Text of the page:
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What GI Index Will Cause an Insulin Spike?

By Emma Kang ; Updated April 18, 2017

The level of insulin in your body changes throughout the day. This change is triggered largely by how recently you have eaten and what you ate. When your blood sugar rises -- which it typically does after a meal -- your body releases insulin. When insulin levels rise rapidly, you experience an insulin spike. One way to predict the likelihood of an insulin spike is to consider the glycemic index (GI) of a food. The GI of a given food is a number from 1 to 100. Foods lower on the GI scale tend to have less of an impact on your blood sugar and insulin levels than foods ranked more highly. The combination of foods you eat in a meal, serving sizes and the other nutrients found in these foods also affect your insulin level after eating. Therefore, there is no specific GI level that can reliably be used to predict an insulin spike.

Glycemic Index Factors

Foods are divided into high, intermediate and low GI categories. A GI of 0 to 55 is low. Intermediate GI foods have a value of 56 to 69, and 70 or above is considered high. Many factors influence a food’s glycemic index, including: -- Type and amount of sugar, starch, fiber, protein and fat. -- Extent of food processing, cooking method and ripeness. -- Ease of digestion and absorption from the intestine.

Some foods, like meats, have no GI ranking because they don’t contain any carbohydrates. But the GI scale can help differentiate carb-containing foods that seem quite similar, as the difference between low- and high-GI foods may be difficult to discern without this measure. For example, oatmeal and sweet potatoes -- low GI foods -- may not appear that different from cornflakes and russet potatoes, which are high on the GI scale.

Insulin Response

The idea behind the GI scale is that carbohydrates have a larger impact on insulin levels than other nutrients. Therefore, the GI scale is at the forefront of determining how much of an impact a food has on insulin levels. However, many other factors also influence insulin response -- how much insulin is released. Proteins in foods can have a major impact on insulin response. Fats typically have a lesser effect. For example, a July 2001 study published in the "American Journal of Clinical Nutrition" found that milk products may have a greater impact on insulin than the glycemic index would suggest. This is because milk proteins stimulate insulin release. Studies like this highlight the limitations of the glycemic index as a standalone measure.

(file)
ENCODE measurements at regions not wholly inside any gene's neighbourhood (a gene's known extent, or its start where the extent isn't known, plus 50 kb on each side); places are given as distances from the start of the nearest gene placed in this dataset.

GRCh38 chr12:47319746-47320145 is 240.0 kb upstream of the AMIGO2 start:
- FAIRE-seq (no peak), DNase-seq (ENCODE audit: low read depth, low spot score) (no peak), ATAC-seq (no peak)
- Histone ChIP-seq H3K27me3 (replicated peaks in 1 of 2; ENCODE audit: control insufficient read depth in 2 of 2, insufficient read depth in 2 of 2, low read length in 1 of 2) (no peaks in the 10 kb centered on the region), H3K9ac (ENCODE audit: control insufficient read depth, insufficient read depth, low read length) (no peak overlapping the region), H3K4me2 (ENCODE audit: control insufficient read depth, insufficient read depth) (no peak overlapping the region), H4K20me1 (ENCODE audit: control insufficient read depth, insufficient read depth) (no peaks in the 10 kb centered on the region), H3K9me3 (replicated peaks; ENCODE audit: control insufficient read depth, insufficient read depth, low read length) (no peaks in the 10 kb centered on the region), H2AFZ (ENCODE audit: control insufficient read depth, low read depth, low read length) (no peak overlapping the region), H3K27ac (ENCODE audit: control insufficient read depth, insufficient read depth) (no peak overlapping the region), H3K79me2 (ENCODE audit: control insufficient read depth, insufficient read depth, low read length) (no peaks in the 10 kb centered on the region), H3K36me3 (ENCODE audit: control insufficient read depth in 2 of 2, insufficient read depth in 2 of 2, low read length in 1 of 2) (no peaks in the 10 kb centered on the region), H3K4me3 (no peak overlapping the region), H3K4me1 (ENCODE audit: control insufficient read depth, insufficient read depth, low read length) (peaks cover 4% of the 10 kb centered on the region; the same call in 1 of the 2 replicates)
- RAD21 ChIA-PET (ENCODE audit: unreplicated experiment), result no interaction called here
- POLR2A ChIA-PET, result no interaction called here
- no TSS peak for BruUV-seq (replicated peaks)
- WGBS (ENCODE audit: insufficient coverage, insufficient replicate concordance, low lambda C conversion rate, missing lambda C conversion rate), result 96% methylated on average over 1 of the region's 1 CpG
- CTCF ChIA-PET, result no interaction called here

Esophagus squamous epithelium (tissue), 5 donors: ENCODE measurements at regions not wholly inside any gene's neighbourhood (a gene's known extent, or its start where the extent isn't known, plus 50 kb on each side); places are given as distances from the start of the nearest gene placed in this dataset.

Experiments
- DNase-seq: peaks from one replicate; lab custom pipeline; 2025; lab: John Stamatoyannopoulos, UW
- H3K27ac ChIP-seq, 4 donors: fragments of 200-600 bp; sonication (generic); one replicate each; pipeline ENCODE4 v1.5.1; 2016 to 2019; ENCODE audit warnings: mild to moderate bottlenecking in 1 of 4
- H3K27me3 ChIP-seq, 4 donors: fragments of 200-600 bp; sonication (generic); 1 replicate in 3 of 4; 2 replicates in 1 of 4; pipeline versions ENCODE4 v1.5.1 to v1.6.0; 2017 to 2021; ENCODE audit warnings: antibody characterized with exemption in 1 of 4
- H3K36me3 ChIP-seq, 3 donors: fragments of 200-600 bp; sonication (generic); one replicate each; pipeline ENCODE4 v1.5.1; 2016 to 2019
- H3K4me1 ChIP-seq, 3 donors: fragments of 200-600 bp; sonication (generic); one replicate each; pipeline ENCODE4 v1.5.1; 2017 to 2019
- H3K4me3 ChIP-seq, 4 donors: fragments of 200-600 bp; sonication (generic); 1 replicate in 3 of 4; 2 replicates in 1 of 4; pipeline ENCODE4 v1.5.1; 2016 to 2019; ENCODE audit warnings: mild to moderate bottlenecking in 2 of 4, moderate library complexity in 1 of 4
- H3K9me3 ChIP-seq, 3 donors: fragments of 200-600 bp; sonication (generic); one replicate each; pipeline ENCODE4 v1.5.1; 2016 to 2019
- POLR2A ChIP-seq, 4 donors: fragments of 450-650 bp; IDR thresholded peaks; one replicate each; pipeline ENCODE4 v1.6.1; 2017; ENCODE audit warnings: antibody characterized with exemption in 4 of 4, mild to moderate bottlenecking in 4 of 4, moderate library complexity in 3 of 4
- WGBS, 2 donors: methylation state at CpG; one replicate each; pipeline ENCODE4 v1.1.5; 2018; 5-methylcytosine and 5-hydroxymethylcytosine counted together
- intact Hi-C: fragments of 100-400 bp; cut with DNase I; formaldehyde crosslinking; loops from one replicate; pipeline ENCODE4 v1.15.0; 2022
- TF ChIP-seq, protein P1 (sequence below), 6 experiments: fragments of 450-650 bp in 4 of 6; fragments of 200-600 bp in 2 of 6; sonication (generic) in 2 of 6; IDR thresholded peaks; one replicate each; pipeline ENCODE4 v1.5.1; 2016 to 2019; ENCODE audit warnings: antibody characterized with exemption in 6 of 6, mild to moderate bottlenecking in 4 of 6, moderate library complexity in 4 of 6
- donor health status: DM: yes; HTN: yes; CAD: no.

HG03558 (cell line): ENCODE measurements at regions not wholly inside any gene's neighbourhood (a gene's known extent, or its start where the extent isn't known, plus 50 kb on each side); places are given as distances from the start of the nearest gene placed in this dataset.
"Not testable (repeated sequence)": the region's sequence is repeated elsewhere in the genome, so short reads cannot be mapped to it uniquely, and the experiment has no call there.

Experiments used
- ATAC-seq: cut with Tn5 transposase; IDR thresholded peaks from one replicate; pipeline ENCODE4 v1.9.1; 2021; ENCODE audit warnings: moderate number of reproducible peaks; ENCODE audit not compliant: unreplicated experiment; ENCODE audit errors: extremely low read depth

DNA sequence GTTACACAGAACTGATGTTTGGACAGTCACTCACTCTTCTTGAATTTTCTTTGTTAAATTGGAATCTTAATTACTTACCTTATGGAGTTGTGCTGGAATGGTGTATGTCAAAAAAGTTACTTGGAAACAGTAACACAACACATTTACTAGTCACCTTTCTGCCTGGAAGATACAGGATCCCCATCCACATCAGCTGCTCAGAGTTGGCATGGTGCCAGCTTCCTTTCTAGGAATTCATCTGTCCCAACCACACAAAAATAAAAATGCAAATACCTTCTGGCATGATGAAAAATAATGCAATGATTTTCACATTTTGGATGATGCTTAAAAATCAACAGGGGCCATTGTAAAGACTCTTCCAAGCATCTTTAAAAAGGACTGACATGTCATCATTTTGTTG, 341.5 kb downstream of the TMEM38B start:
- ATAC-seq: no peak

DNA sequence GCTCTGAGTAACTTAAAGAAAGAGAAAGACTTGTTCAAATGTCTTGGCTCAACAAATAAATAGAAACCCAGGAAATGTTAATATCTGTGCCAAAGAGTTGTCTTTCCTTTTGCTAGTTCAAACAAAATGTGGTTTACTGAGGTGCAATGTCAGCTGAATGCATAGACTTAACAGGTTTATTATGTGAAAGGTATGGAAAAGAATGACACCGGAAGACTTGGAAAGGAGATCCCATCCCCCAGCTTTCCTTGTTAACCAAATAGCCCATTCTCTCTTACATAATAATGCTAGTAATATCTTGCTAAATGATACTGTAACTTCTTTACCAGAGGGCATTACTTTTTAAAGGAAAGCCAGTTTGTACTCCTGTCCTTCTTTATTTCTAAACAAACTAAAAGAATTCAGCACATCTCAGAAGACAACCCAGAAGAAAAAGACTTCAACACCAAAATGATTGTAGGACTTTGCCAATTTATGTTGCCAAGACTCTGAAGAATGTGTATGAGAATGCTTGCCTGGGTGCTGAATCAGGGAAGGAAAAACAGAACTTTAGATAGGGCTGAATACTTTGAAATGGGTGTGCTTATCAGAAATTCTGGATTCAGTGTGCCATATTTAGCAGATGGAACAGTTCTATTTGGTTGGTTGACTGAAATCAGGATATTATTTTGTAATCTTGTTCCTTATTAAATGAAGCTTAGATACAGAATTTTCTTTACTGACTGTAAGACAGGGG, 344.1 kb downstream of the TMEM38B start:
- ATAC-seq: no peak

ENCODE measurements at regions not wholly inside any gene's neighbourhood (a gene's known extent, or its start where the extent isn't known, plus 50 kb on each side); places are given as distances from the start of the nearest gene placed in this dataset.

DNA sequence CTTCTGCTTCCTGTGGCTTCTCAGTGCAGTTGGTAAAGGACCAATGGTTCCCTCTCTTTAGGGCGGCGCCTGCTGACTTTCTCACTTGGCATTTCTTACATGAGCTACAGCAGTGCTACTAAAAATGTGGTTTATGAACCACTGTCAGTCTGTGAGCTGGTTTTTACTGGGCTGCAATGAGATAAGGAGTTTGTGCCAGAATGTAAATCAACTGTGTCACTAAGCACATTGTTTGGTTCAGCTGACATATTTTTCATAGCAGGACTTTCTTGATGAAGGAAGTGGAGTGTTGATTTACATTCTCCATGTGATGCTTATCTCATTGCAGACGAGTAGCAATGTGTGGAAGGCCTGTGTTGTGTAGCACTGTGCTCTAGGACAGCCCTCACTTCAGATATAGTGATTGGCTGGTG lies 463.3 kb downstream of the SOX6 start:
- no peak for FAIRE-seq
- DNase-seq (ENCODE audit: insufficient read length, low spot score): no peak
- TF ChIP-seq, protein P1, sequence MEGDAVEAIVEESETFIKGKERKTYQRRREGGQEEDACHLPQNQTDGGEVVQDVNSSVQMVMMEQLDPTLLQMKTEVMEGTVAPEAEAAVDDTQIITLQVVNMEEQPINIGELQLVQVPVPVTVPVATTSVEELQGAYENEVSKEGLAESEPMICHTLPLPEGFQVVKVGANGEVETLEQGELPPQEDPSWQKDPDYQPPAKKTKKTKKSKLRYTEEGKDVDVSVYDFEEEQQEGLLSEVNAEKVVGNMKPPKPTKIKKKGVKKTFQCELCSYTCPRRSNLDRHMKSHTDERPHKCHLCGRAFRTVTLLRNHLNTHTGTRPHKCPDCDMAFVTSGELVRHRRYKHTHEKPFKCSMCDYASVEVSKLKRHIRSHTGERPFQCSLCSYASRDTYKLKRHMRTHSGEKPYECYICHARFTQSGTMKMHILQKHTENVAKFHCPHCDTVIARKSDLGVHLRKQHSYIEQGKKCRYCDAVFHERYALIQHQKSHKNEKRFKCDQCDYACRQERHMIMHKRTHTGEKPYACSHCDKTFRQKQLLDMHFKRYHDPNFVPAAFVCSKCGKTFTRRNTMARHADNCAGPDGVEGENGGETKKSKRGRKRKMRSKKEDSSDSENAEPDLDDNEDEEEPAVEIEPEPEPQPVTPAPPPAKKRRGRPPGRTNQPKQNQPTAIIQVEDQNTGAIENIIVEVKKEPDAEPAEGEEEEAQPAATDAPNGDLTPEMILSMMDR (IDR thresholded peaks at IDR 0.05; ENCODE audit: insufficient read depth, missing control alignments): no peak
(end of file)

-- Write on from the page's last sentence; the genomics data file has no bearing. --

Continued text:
Glycemic Index Limitations

The GI scale has long been an important tool for individuals with diabetes who are working to control their blood sugar levels. It does have limitations, however. In a January 2014 report published in "Diabetes Care," the American Diabetes Association reminded that, while some studies have found maintaining of a low-GI diet helpful for managing diabetes, other studies have found that it has little or no effect. This observation is at least partially explained by the fact that people typically eat a mixture of foods when sitting down for a meal. The combination of foods eaten greatly affects both blood sugar and the insulin response after a meal. So while the GI scale can be useful, it cannot predict insulin response precisely.

Alternate Measures

The glycemic index isn't the only measure you can consult when trying to calculate the impact a food will have on your blood sugar and insulin levels. The glycemic load is another potentially useful measure. Like the GI scale, this measure reflects how much a food will raise blood sugar. However, glycemic load also takes serving size into account.

The food insulin index (FII) is another potentially useful measure of the effect of various foods on insulin levels. While similar to the GI scale, the FII determines effects on blood insulin levels rather than blood sugar levels. As discussed in a June 2015 report published in "Diabetes Care," the FII may provide a more accurate picture of a meal’s impact. This is because the FII can be used to calculate the impact of both individual foods and meals containing mixtures of foods. Additional work needs to be done in investigating the effectiveness of the FII, however.

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